National, regional or thematic approaches to science diplomacy can be identified by scrutinizing documents from national and international diplomatic contexts in which diplomacy meets science and vice versa. You may find policy guidelines or even just short sections that point to a specific understanding of science diplomacy. One may suppose that such an understanding has a political underpinning, which was set in a country’s foreign policy deployment and which is now implemented by its diplomats. The following paragraphs will mainly focus on this approach, by interpreting science diplomacy strategies as representations of national – or regional – policy making.
However, a specific approach to science diplomacy is not only expressed in the official announcements of public diplomacy. It is also reflected in the behaviour of diplomats and of scientists who interact with one another. We could therefore base our political understanding of science diplomacy on a perspective that goes hand in hand with the attention we pay to the individual behaviour of statesmen and scientists. It quickly becomes clear that the communicative style of an individual is not only and necessarily based on a certain selected political strategy. In some situations, personal and socio-cultural factors may also have a considerable influence. However, the experience shows us, a need to respect such differences in fields of international relations, foreign policy, and diplomacy. For more information on this, please look again at the individual experiences of our experts (videos), and on chapter 6.3 Skills in practice, in which communication and negotiation skills are described.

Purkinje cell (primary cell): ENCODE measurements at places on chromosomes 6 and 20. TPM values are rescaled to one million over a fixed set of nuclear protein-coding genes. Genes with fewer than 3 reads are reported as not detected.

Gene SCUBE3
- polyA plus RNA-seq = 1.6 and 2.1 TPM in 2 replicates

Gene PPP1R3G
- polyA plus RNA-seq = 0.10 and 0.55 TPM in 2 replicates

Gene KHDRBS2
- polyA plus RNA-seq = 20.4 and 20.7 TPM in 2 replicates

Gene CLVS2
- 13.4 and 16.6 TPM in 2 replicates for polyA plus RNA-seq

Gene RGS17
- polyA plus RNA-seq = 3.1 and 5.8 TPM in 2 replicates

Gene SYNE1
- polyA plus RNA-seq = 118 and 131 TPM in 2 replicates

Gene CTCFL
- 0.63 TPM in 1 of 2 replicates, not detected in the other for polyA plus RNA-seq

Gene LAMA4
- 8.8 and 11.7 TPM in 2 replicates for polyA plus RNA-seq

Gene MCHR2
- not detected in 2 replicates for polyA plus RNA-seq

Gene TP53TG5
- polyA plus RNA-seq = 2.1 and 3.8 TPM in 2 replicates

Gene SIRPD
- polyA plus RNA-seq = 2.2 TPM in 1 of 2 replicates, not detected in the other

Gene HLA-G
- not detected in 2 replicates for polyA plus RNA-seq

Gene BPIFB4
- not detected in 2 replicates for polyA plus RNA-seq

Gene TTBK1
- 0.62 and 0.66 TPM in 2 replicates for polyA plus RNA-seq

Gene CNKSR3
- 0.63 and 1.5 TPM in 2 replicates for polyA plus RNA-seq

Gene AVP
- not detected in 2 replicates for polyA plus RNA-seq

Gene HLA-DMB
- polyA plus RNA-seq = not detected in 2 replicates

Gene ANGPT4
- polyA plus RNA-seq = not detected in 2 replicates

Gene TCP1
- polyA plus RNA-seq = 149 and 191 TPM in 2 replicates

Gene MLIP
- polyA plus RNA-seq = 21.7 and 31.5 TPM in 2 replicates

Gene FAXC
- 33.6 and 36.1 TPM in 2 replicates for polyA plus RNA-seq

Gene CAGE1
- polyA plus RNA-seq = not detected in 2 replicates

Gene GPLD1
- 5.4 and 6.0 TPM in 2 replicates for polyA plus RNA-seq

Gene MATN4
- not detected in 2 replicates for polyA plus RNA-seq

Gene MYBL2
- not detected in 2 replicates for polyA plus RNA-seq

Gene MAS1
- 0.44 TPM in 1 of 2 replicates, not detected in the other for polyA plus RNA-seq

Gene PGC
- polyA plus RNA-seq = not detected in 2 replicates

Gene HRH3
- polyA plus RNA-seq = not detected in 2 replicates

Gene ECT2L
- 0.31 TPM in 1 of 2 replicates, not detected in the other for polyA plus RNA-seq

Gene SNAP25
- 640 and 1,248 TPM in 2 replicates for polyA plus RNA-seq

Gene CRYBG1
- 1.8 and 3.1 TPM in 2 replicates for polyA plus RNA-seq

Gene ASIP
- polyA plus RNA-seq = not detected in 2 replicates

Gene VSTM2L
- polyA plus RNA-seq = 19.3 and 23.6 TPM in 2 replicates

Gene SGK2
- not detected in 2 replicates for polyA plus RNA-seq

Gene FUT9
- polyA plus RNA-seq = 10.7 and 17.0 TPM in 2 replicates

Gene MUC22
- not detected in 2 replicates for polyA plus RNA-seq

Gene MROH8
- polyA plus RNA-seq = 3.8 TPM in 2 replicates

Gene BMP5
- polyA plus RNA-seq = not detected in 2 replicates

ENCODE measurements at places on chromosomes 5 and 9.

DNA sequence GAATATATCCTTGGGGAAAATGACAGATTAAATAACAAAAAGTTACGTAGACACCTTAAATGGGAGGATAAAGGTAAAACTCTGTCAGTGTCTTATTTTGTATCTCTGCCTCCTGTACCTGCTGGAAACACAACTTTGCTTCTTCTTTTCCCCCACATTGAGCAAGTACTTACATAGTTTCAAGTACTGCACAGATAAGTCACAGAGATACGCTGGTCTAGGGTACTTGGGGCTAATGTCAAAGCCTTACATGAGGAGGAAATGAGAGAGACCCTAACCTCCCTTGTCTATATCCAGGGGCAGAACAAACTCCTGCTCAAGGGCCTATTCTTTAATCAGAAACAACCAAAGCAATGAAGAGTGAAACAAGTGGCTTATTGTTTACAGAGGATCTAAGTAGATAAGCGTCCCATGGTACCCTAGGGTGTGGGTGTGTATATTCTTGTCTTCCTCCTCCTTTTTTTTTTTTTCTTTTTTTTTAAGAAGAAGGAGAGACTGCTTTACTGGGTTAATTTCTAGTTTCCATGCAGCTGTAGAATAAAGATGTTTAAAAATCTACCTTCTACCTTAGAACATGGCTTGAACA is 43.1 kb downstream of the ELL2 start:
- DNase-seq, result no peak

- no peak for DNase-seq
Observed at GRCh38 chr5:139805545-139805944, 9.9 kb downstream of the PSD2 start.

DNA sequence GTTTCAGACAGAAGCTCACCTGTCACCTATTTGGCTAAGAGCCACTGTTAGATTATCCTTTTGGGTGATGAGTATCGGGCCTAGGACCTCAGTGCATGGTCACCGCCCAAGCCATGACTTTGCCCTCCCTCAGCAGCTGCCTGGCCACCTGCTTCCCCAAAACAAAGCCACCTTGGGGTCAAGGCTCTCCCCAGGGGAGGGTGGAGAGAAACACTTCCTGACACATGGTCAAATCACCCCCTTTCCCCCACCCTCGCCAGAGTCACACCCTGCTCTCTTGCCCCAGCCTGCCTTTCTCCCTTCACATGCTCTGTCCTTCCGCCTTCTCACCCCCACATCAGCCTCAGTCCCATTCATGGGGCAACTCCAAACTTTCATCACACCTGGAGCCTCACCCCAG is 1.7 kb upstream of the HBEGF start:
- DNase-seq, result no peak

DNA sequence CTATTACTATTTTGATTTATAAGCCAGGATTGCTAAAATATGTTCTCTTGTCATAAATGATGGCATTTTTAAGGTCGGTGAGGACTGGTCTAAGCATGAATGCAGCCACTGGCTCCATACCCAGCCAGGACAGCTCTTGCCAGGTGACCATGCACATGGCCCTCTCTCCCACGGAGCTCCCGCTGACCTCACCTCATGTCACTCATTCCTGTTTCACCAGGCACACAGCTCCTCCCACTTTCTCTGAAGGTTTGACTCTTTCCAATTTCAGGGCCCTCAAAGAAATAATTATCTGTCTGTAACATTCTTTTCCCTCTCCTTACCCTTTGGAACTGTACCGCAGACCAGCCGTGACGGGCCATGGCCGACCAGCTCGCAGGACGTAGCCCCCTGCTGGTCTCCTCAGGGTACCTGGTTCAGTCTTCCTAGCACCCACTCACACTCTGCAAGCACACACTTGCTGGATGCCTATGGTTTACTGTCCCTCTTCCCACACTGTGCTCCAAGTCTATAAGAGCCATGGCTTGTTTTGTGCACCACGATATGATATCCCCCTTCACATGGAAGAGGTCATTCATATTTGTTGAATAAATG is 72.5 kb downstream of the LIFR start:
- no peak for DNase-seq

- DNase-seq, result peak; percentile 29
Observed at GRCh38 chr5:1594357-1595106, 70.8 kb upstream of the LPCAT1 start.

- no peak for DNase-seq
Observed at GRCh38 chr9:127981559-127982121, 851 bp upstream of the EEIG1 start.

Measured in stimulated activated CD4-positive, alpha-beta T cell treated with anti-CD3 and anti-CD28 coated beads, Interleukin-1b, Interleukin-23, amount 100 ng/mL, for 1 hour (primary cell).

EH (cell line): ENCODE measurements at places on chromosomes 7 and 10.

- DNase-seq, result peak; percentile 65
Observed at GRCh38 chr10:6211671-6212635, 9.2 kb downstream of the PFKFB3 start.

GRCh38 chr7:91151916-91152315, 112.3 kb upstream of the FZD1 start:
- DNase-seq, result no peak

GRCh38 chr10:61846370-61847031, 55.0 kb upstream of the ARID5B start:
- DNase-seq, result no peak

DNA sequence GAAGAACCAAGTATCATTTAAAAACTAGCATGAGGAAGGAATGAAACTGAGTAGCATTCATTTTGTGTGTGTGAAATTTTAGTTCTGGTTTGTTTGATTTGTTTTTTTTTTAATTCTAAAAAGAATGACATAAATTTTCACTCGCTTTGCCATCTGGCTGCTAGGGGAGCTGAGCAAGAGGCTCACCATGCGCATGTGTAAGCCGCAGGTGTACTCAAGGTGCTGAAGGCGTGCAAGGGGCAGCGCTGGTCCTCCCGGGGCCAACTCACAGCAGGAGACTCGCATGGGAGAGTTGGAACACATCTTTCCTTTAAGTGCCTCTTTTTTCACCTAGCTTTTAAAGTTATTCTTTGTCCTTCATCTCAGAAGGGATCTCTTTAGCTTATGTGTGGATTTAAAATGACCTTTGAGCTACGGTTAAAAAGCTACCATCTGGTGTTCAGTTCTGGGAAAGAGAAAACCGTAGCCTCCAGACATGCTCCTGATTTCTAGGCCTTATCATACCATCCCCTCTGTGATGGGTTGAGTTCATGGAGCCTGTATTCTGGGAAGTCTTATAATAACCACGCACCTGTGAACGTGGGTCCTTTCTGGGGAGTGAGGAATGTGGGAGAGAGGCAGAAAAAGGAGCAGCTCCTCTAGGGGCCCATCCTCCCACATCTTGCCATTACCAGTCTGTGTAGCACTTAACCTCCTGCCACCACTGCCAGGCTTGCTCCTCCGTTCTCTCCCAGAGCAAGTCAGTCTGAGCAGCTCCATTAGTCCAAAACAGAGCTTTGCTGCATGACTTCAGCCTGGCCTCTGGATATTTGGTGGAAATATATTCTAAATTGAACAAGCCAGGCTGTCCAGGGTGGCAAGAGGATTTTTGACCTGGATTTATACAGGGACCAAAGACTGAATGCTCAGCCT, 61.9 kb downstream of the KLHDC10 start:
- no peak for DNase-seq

The national, regional, and thematic access to science diplomacy is marked by current political dynamics, interests, and sometimes, of course, by tensions. Against this background, it is important to look at current situations and to recognize and use the strategic possibilities of science diplomacy. In addition, historical and cultural contexts can play an extremely important role. The historical and cultural dynamics of global diplomatic relations and the role that science plays in them are complex. However, the better you understand it, the more useful science diplomacy can be.
Due to the different strategic approaches we have chosen three European (Germany, France and Spain) and three non-EU countries (China, Japan and USA). These countries are leading in science, technology and innovation, but they have different cultural identities and different political and scientific structures. As regards science diplomacy, all of them follow more or less explicit strategies, while China is following a more implicit line. Therefore and in sum, this selection gives us the chance to present a comprehensive overview. Please have a look at the specification of the similarities and differences that we describe in the following sections. For more detailed information, please feel free to check the information in the “Read more” boxes.